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USPTO Unveils Reforms After Examiner Golfed On The Job

The Office of the Inspector General for the U.S. Department of Commerce issued a scathing review of the U.S. Patent and Trademark Office’s time and attendance policies. In particular, its oversight of the former employee identified as Examiner A, who was not authorized to telecommute and committed at least 730 hours of time and attendance abuse, resulting in the payment of approximately $25,000 for hours not worked in Fiscal Year 2014 alone. These hours amounted to about 43 percent of the total hours the employee clocked for the fiscal year.

“The evidence regarding Examiner A’s actions raise concerns about whether the agency’s internal controls to prevent such misconduct are adequate and function properly,” the Inspector General said. “Despite numerous red flags and the USPTO’s internal controls, the agency did not review Examiner A’s time and attendance records to determine if he was claiming time for work he did not perform.”

The investigation started after two supervisory patent examiners at the USPTO walked into their offices and found copies of an anonymous letter claiming Examiner A only came into work at the “end of the quarter” to submit work.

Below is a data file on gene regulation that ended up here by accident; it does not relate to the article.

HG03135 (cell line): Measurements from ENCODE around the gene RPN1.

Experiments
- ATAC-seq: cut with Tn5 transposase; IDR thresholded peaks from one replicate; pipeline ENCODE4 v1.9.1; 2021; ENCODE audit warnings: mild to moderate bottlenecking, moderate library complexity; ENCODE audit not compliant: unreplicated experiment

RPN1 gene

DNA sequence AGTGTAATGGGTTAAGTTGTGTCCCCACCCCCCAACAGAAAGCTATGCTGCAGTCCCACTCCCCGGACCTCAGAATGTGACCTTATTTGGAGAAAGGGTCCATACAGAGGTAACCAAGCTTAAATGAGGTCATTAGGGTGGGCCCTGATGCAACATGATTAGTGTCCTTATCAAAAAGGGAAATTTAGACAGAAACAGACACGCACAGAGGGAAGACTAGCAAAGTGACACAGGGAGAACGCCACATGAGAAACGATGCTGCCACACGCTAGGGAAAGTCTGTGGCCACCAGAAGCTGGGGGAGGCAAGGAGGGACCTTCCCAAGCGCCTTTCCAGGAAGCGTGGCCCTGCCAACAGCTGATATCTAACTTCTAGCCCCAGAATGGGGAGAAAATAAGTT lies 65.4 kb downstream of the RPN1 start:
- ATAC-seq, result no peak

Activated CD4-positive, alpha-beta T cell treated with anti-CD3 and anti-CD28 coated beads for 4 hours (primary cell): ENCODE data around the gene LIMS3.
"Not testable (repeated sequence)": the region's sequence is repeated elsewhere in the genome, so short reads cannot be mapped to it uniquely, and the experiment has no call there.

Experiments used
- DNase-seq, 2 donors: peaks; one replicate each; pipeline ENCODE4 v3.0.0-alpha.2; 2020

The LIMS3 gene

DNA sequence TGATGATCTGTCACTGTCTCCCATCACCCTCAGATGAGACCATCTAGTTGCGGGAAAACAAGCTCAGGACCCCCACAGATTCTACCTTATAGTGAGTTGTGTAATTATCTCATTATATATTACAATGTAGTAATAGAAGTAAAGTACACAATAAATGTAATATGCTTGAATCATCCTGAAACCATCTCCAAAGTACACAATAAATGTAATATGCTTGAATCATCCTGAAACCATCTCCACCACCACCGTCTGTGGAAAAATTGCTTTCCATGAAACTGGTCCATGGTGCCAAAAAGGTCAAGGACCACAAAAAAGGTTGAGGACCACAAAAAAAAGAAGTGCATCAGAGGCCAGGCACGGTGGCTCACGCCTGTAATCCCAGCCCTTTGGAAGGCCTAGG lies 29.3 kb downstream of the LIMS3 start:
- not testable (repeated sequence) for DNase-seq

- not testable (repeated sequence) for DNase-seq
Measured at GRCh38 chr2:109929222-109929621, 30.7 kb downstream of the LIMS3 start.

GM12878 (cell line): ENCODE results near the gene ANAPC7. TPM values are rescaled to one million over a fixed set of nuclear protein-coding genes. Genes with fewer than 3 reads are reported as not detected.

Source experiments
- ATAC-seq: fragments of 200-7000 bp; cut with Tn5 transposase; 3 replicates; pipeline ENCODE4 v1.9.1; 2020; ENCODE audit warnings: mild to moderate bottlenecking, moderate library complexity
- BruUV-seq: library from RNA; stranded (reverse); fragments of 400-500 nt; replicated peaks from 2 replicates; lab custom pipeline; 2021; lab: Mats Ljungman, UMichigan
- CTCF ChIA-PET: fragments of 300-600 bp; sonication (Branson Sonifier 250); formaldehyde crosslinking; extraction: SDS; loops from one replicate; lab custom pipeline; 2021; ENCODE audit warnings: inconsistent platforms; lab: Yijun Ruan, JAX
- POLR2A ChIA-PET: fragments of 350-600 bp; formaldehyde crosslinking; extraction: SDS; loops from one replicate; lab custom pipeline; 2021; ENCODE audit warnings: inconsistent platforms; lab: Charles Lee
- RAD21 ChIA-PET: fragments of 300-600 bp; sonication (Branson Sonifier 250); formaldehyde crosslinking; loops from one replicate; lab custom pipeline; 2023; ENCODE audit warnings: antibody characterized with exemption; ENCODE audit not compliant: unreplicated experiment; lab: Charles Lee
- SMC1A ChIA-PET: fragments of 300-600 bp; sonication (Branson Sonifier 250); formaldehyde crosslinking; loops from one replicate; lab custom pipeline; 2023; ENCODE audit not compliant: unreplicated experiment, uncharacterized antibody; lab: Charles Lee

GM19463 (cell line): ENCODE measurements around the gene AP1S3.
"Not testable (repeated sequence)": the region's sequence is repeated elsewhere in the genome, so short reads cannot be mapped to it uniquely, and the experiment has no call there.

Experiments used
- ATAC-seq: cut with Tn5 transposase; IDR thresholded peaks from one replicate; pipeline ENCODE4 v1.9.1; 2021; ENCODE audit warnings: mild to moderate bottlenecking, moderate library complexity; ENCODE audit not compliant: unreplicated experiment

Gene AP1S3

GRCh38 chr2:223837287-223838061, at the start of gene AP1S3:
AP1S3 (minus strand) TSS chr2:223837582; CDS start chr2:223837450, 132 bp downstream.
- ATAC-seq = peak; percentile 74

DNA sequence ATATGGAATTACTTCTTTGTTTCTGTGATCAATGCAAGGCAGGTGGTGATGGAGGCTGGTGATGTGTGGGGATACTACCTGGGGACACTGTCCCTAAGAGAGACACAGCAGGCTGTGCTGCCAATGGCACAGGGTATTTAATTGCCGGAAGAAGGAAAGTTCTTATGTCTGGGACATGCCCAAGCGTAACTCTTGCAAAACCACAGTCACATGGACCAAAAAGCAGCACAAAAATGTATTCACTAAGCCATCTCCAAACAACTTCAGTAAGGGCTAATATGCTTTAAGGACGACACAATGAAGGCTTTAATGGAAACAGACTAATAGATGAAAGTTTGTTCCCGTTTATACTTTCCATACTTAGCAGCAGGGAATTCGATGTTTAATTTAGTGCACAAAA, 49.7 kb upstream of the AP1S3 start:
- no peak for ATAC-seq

On one occasion, Examiner A left work after spending less than three hours at the USPTO, writing in an instant message to a coworker at 12:57 p.m., “ok, did u wanna [hit golf balls at Golf Bar] today at all?”

The coworker replied a minute later, “Actually yeah, let’s just go there now?”

The inspector general could not identify any data that showed the examiner worked after the IM conversation, yet Examiner A certified a full day of work.

The inspector general found that during 613 of the 730 supported hours — the equivalent of about 76 work days — there was no evidence Examiner A visited any USPTO offices, connected to the USPTO network offsite, or performed any work on his government-issued laptop when connected to the network.

“Although the vast majority of the USPTO’s almost 13,000 hard-working and highly skilled professionals perform their jobs with integrity and dedication, the agency nonetheless takes very seriously even one incidence of time and attendance abuse, such as by this particular employee, who is no longer with the agency,” the USPTO said.

The agency will consider implementation of additional improvements to identify and correct “even isolated cases of abuse,” they said.

For more information, see Law360.



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